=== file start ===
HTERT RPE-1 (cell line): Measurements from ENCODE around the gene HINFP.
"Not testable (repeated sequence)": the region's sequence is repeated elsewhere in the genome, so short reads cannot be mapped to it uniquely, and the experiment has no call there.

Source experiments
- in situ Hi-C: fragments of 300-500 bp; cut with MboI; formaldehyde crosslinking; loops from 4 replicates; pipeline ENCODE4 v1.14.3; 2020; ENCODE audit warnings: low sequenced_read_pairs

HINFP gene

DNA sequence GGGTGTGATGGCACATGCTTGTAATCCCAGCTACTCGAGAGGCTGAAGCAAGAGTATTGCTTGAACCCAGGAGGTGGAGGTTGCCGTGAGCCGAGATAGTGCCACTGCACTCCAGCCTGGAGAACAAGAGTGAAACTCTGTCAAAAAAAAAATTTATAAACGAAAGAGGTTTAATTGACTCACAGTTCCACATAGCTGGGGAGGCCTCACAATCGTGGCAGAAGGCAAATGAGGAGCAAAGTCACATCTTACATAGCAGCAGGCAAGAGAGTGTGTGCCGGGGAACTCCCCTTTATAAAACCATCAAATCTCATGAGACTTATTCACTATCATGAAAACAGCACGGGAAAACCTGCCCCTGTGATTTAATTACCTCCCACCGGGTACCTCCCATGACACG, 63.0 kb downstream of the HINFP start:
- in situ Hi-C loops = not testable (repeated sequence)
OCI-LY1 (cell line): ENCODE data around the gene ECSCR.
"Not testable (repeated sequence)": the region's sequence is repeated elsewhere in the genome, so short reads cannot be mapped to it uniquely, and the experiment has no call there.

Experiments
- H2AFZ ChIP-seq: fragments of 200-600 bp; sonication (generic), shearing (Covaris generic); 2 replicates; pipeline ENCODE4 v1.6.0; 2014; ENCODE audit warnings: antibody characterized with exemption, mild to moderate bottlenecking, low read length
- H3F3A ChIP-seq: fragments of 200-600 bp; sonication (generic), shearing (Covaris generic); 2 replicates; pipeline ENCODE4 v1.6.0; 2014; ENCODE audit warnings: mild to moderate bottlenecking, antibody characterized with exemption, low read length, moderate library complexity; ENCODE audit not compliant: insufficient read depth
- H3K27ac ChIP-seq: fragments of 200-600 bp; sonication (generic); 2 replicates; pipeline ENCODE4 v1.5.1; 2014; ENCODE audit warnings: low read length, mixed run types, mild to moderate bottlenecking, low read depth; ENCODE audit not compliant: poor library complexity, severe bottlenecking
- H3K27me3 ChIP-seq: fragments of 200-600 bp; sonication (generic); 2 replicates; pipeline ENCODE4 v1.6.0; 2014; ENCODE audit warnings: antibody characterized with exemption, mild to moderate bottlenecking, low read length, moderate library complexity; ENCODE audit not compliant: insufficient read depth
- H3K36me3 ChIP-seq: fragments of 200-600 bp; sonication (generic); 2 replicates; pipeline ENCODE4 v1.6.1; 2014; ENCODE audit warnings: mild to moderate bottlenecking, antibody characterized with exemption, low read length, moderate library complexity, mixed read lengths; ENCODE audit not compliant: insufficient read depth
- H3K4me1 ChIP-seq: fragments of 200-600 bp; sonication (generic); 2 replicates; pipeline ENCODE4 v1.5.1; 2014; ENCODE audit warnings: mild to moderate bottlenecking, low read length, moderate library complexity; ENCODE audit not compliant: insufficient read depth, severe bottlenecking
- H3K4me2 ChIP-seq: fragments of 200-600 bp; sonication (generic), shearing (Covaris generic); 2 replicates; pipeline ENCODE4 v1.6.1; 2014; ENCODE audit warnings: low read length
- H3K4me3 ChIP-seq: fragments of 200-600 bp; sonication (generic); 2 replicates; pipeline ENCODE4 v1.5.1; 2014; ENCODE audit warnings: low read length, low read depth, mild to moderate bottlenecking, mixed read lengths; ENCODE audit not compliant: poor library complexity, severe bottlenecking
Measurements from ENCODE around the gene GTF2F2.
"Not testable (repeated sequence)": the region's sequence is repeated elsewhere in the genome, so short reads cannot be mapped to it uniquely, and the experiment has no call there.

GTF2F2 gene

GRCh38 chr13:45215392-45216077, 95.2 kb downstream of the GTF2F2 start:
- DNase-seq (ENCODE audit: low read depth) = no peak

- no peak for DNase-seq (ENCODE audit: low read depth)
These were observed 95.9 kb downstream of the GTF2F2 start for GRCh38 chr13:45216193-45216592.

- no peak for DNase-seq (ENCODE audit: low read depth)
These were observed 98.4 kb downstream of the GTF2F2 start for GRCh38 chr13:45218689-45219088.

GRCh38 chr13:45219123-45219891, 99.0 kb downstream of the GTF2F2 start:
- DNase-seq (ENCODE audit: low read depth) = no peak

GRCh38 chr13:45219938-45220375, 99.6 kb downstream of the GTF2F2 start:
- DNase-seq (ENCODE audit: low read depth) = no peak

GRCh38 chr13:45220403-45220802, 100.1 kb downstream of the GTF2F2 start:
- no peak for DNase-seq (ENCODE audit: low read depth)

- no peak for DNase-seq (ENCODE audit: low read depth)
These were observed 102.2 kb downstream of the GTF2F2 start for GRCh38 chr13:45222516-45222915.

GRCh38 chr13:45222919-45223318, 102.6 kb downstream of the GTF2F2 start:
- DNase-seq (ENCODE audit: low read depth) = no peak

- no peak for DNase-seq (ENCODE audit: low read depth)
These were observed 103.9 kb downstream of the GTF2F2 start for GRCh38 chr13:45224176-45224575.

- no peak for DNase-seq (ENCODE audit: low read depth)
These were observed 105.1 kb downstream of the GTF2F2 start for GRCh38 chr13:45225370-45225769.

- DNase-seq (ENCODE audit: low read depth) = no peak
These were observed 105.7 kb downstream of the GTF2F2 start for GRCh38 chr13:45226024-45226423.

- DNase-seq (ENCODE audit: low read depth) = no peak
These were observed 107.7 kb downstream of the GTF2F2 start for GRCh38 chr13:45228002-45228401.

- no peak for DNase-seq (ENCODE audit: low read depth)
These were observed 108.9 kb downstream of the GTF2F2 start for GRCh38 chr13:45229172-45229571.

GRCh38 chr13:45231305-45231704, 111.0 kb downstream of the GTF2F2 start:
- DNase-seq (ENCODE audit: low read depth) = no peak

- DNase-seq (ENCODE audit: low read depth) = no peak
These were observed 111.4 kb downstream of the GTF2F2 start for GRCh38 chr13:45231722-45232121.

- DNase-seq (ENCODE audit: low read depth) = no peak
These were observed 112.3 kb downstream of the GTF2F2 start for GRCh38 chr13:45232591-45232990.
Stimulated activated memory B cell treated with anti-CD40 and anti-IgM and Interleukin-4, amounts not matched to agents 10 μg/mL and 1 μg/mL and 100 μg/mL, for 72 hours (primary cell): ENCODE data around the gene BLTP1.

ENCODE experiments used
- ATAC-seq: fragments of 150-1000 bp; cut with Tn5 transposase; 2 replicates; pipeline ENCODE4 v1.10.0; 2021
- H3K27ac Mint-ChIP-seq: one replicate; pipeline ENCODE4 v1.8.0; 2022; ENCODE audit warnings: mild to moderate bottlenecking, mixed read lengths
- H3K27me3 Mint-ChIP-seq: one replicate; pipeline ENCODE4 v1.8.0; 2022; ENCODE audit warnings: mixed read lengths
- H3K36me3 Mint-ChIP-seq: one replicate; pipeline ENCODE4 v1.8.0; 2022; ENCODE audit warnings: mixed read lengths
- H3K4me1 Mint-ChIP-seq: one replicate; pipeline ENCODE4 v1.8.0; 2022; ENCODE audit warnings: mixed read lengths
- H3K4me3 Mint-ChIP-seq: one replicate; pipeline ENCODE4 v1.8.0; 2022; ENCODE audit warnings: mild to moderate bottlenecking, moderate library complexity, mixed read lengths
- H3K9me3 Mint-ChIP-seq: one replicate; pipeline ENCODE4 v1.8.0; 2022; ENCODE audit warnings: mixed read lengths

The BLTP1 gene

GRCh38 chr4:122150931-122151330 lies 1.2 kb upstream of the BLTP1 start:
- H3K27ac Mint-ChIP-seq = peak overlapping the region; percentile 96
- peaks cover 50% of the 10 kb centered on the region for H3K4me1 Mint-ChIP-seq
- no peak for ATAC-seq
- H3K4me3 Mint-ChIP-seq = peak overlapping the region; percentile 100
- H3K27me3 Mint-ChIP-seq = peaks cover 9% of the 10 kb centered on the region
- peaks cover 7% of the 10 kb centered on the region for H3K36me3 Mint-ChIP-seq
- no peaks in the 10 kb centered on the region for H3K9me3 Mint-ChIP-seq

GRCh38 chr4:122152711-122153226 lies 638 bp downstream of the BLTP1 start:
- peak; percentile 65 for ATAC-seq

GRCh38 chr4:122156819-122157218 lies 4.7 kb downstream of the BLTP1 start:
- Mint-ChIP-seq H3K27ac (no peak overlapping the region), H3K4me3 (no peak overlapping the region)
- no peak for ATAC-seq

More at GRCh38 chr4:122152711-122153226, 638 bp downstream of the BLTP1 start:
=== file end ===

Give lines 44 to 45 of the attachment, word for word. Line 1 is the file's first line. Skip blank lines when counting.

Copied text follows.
- DNase-seq (ENCODE audit: low read depth) = no peak
These were observed 107.7 kb downstream of the GTF2F2 start for GRCh38 chr13:45228002-45228401.